Shooting The Breeze In Norris
He was a bit of a close talker. That is to say, he insisted on standing less than an arm's length away from me as we chatted. This created a predicament for me. I tend to prefer a little more space. Whenever I took a casual step back, he would follow. I eventually gave up the fight altogether and just stood on that roadway near the Easington bridge in St Thomas with this fellow not 12 inches from me.
His name is Alcott and he lives in a community called Norris. I had spent the morning in Norris shooting the breeze with a fellow named 'Shortman'. But Shortman didn't have much to say, so I left his small roadside shop and was standing near the Easington bridge when Alcott walked over.
"Good morning!" he said. I returned the greeting and asked him how he was doing.
"I worship in Yallahs," he said.
I paused, wondering if I had missed something.
"We get a new bishop. Yes, man," he said.
Alcott saw me looking up at the bridge. "That bridge build in 1944," he said. "My grandmother tell me about it and she born 1912. Is a tragedy what really lead dem to build it still," he said, shaking his head.
Alcott went on to explain that there was once a swinging bridge made of rope and wood where the sturdy iron bridge now stands. He pointed out the two huge concrete columns to which the swinging bridge was once attached.
Sometime during the 1930s, a donkey carrying the weight of hampers full of produce was making the trek across the bridge. A sudden gust of wind rocked the bridge back and forth, toppling the donkey and sent it into the murky river below.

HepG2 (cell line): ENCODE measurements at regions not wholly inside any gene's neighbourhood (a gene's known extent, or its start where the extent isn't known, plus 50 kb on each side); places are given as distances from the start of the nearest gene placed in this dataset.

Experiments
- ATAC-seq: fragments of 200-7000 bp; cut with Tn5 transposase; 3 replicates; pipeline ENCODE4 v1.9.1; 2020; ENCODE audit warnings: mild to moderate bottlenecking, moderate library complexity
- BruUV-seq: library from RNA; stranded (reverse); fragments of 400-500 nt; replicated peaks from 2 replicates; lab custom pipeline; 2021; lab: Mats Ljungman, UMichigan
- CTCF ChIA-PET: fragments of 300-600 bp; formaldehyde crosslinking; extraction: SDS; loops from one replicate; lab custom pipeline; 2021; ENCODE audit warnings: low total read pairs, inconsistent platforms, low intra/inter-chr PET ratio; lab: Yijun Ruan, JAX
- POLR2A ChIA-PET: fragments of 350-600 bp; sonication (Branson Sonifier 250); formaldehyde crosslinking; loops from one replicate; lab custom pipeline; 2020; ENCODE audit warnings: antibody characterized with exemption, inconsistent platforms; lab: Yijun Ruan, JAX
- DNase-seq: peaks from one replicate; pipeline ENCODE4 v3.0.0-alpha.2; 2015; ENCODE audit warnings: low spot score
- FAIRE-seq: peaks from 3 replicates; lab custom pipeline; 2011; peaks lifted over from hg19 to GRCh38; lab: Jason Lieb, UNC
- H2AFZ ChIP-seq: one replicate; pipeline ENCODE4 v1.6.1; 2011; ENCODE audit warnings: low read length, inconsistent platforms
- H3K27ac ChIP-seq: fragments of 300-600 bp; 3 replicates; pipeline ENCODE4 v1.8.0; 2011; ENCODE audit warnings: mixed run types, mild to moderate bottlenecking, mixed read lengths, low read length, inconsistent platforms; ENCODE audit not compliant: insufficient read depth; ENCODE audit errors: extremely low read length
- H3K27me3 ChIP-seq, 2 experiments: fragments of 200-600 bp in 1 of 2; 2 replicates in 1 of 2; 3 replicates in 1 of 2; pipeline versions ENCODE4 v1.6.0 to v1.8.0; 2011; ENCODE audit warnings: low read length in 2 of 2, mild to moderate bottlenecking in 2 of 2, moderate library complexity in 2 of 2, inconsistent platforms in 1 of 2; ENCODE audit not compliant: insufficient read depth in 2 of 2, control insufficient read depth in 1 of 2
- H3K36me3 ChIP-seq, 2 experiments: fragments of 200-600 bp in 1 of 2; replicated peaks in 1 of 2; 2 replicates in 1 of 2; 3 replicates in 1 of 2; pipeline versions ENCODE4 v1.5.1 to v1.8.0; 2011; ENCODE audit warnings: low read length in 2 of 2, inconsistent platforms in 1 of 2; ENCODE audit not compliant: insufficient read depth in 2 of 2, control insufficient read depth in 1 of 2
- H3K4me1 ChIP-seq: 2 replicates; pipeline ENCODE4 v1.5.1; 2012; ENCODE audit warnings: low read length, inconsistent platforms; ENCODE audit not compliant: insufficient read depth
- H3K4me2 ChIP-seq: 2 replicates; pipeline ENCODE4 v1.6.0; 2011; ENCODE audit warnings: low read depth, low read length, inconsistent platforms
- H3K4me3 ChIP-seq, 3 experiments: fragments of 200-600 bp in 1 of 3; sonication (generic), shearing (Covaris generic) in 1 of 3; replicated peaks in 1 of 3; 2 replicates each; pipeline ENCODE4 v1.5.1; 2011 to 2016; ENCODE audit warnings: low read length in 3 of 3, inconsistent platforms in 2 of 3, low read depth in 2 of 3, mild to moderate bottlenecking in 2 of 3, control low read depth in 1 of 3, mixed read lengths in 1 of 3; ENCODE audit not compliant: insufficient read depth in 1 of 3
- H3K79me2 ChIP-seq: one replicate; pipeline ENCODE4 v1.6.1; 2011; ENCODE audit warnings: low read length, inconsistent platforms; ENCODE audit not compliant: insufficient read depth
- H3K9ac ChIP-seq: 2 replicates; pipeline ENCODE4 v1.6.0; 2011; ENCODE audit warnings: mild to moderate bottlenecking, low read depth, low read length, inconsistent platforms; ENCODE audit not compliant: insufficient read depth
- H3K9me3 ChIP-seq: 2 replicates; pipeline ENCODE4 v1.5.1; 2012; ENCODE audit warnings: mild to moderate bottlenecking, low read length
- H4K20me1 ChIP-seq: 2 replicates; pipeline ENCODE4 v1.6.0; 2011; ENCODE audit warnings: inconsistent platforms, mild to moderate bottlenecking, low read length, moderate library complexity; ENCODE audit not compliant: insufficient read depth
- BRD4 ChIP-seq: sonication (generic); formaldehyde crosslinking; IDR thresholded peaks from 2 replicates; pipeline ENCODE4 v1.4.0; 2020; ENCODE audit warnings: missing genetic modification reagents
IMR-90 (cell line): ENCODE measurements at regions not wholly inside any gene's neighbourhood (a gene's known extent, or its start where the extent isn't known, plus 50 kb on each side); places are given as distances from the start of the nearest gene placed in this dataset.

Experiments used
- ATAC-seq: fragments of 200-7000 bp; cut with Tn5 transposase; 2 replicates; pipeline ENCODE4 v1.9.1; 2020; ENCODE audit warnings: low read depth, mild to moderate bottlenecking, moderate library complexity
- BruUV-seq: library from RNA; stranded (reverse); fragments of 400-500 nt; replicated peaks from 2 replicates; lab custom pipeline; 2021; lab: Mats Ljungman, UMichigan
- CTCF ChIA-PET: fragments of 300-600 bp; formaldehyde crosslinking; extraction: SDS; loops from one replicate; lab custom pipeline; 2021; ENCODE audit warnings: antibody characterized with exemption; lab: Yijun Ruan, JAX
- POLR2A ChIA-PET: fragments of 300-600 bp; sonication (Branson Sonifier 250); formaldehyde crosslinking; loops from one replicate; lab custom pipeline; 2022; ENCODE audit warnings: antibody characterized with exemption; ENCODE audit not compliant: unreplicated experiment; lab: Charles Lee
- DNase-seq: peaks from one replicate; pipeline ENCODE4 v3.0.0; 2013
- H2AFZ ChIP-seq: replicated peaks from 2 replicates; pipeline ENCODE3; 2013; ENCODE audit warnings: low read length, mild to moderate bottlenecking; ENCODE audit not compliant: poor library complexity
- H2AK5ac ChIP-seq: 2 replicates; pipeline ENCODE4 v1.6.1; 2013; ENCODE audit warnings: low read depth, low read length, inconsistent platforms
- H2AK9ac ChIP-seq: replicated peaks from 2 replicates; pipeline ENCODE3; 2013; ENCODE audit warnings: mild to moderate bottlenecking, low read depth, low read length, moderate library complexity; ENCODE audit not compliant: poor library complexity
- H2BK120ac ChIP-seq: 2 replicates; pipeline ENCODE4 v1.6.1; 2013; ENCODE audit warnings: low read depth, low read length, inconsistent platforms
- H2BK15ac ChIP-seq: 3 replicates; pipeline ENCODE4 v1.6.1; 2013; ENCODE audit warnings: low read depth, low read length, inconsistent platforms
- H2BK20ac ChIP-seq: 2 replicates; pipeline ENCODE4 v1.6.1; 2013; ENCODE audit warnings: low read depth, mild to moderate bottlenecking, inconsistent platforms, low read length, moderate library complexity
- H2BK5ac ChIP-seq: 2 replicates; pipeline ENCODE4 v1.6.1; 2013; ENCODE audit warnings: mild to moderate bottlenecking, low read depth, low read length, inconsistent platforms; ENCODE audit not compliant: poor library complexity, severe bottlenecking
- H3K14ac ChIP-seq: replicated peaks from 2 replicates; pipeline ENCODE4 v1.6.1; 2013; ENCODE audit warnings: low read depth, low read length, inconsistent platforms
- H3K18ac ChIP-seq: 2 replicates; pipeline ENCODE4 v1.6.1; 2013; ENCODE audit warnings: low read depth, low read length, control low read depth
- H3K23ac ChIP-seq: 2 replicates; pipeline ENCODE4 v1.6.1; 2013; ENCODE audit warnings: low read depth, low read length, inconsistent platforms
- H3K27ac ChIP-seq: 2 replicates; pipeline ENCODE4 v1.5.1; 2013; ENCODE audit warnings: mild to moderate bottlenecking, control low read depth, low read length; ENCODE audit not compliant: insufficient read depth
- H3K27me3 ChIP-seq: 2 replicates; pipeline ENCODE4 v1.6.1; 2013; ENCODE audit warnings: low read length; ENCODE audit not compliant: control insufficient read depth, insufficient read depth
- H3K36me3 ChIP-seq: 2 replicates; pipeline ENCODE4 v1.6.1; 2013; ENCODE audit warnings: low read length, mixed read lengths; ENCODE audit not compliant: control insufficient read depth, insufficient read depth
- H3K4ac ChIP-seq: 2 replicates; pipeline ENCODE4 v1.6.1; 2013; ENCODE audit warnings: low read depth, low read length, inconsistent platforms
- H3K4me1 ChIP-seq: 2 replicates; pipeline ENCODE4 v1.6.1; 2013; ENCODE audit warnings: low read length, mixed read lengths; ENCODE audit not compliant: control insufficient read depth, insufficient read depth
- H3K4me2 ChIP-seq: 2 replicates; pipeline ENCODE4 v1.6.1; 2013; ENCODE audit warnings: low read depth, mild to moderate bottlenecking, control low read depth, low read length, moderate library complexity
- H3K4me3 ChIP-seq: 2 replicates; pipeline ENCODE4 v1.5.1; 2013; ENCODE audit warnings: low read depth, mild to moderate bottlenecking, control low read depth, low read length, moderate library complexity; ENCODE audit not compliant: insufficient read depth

It's an incident that greatly traumatised the people of Norris. Apparently, the donkey was quite popular.
"We really sorry seh di donkey die still, but at least now we have big bridge what no breeze not going to blow down," said Alcott.
There were some trucks and tractors moving about in the bed of the river, some distance away. I asked Alcott what was going on.
"Is di mining. You have a quarry up the road and you know St Thomas into a whole heap of mining, so more time you come to Norris you see nuff tractor at work. If you come and nuh see likkle of dat den something wrong," he said.
A short man with a pronounced limp and curly hair was crossing the bridge, heading our way. When he was close, he called out to Alcott.
"Oy deh man!" he said.
Alcott responded with a wave of the hand.
"How long now mi nuh see you? Yuh ah kip scarce, man," the fellow with the limp said.
Alcott didn't respond. Instead, he looked at me and rolled his eyes. The man with the limp walked off.
"Cho! Mi glad him gawn," said Alcott. "All di while him come wid him talking talking. Too much baddaration dat now."
I asked Alcott if he enjoyed living in Norris.
"Yes, man!" he said.
I was surprised by the enthusiasm.
"Norris nice, man. Mi wouldn't live nowhere else," he said. "Like how now mi can walk road and nuh have to worry about nothing, is so mi like fi live. When mi done now mi go back home and eat mi dinner and relax. Is so mi like live. Is so alone life nice," said Alcott.
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